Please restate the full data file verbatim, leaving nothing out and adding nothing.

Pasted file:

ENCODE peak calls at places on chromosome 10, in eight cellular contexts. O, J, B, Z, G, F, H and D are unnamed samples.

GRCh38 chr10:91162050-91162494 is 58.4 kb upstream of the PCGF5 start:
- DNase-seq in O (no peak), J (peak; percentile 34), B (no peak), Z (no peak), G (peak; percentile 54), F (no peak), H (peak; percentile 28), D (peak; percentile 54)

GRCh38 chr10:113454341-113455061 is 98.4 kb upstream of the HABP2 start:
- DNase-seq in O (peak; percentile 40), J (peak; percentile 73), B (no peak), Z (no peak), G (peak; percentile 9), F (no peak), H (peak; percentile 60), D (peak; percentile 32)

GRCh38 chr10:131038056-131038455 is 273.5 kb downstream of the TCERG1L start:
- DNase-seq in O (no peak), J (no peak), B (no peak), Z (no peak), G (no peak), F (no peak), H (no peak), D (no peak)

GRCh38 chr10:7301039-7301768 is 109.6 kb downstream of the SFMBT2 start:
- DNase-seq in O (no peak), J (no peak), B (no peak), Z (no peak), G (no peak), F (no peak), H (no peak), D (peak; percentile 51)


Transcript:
ENCODE peak calls at places on chromosome 10, in eight cellular contexts. O, J, B, Z, G, F, H and D are unnamed samples.

GRCh38 chr10:91162050-91162494 is 58.4 kb upstream of the PCGF5 start:
- DNase-seq in O (no peak), J (peak; percentile 34), B (no peak), Z (no peak), G (peak; percentile 54), F (no peak), H (peak; percentile 28), D (peak; percentile 54)

GRCh38 chr10:113454341-113455061 is 98.4 kb upstream of the HABP2 start:
- DNase-seq in O (peak; percentile 40), J (peak; percentile 73), B (no peak), Z (no peak), G (peak; percentile 9), F (no peak), H (peak; percentile 60), D (peak; percentile 32)

GRCh38 chr10:131038056-131038455 is 273.5 kb downstream of the TCERG1L start:
- DNase-seq in O (no peak), J (no peak), B (no peak), Z (no peak), G (no peak), F (no peak), H (no peak), D (no peak)

GRCh38 chr10:7301039-7301768 is 109.6 kb downstream of the SFMBT2 start:
- DNase-seq in O (no peak), J (no peak), B (no peak), Z (no peak), G (no peak), F (no peak), H (no peak), D (peak; percentile 51)